This week, a number of tech journalists gave glowing reviews of Leopard. They received the software on Mac Book Pro laptops provided by Apple. Nowhere have I seen anyone gripe about conflicts of interest. But when Microsoft’s PR agency sent bloggers preloaded Vista notebooks ahead of the operating system’s launch, there were ridiculous accusations of attempted bribery. The accusations made it difficult for those receiving the Vista units to say anything positive about the operating system.

[ben61a] Hahahahahaha TOTALLY. I saw like 5 articles about how Microsoft was bribing people with awesome laptops with Vista installed. IMO, this is the best example of the media and bloggers’ double-standard.[/ben61a]

. . .

Apple is perceived to be a progressive company. But it has a spotty record for green computing—even though one of its board members just won a Nobel prize for environmental work. Its record of giving is OK, but not exceptional. Apple has few programs (actually none that I know of) for helping people in emerging markets. Oh, but it’s cool, though, and has style.

By contrast, Microsoft’s focus for years has been the conversion to digital documents, which is hugely environmentally friendly. The company’s chairman is trustee for a charitable organization with billions of dollars to give away. Microsoft’s Unlimited Potential program seeks to use technology to empower people in emerging markets.

[ben61a] Beyond this, Microsoft also matches employee charitable giving dollar-for-dollar up to $12,000 per year. Last year alone, Microsoft and its employees gave $39.2 million in cash through our Employee Giving Campaign. That’s a big deal! I’m guessing that if one year, Apple or Google employees gave that much through a company-sponsored program, it’d be all over the media. Microsoft has been doing it for YEARS. Since 1983, Microsoft + employees have given $2.5 billion in cash, services, and software to non-profits around the world. Isn’t that weird for an “evil empire?”[/ben61a]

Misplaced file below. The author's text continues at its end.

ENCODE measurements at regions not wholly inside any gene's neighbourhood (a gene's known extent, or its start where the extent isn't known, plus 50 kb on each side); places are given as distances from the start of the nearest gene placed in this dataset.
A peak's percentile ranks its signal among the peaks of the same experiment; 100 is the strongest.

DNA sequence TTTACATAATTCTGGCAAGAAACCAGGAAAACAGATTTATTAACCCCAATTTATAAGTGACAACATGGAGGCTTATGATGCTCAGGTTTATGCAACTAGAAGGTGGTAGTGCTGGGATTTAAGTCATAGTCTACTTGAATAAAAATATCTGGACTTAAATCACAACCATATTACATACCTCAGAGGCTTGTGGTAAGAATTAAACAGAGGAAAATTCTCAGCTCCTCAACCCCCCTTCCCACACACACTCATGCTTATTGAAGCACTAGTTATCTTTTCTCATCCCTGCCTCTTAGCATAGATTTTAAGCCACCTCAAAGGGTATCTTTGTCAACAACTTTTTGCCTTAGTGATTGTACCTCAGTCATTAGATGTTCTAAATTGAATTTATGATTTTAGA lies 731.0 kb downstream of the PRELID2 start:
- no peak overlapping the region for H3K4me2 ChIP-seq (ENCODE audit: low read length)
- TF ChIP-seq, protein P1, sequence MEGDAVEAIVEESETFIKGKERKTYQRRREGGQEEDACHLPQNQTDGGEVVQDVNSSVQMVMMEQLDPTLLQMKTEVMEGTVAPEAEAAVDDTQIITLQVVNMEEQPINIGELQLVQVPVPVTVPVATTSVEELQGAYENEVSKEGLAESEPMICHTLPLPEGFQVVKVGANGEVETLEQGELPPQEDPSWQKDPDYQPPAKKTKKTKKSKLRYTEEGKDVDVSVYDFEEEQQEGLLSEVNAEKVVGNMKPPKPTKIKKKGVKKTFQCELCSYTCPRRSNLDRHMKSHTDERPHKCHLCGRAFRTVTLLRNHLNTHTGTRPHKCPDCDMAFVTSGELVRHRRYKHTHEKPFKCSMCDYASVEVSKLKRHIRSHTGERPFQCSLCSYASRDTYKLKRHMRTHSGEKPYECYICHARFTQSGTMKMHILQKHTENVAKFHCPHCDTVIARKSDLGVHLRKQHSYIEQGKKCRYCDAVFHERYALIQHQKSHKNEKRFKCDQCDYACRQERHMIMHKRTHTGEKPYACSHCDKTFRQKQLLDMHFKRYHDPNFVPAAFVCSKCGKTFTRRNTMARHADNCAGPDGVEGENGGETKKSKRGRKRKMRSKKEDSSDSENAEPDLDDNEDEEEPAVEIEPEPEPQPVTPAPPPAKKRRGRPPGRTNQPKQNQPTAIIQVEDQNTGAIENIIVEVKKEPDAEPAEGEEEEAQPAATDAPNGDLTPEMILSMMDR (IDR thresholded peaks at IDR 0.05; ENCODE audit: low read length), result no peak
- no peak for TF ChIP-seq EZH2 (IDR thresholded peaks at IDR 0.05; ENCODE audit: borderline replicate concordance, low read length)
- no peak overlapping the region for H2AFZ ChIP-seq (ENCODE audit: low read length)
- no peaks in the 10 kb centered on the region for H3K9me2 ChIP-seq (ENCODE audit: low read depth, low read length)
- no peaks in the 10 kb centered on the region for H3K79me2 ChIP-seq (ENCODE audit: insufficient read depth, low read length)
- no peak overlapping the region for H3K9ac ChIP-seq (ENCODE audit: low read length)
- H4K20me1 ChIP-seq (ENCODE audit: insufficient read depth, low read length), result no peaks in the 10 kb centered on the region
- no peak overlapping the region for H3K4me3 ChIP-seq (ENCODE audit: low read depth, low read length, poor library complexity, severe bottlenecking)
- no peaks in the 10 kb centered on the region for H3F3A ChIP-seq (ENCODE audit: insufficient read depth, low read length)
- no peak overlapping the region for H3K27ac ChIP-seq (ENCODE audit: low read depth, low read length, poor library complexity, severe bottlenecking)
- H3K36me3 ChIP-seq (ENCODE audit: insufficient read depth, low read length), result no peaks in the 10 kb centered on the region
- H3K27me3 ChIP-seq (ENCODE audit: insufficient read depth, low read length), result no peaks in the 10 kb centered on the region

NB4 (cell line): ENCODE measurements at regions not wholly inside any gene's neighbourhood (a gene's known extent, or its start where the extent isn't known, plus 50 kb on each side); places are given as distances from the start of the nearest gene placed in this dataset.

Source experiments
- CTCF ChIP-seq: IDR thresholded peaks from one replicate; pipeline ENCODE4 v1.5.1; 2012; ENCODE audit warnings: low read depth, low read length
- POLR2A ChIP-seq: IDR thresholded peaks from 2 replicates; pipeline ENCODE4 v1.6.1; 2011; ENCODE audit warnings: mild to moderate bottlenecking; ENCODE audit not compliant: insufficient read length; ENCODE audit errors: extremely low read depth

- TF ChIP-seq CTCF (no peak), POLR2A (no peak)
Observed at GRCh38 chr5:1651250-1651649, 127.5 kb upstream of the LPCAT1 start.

There’s perception, and there’s reality.

No question, Microsoft makes lots of boneheaded decisions, for which it is rightly vilified. But the company also deserves more praise than it gets. Meanwhile, strong brand perceptions—and their feel good association—lets Apple off even when it screws up.

Today will be no exception. The blogosphere will praise Leopard as the next best thing ever and use it as more proof why Vista sucks (It doesn’t). Meanwhile, there will be little good said about Microsoft’s colossal 2008 fiscal first quarter results. Those people acknowledging the earnings results will blame Microsoft for trying to kill Linux and babies in Africa as reasons for its success. The perception: When Microsoft competes, it cheats.

There is a double standard.

5 thoughts on “The Great Double Standard

  1. Pingback: My Ghillie » The Great Double Standard

  2. Kelly

    Your “Only 1GB of Ram” statement made me chuckle. Vista gave my computer fits with my 5 yr old machine… I previously had win 2k with 512M ram. I installed Vista on a whim and basically can’t play SC on it…

  3. Kelly

    Yeah ram is cheap… but even so, my machine was ridiculously unstable after the installation. Slow is one thing, but I had a ton of boot errors. It was pretty frustrating. The box now sits unused at home and I’m tempted to reinstall fedora on it.

  4. prgmmer

    Vista’s main problem was driver support for weird outdated hardware. But I mean, that’s to be expected. Other companies can’t be expected to deliver drivers instantly. Although it’s there responsibility Microsoft always gets the blame.

    Still. I checked out ubuntu last week and after installing Gutsy and using it I can say this. Ubuntu is a good example of a usable operating system. Install was easy. Portioning and install was pretty (compared to ugly blue). It mounted my other disks and with ntfs3-g I can read and write to NTFS disks safely. Updates are fast and numerous (like windows) but the effects in compiz are amazing.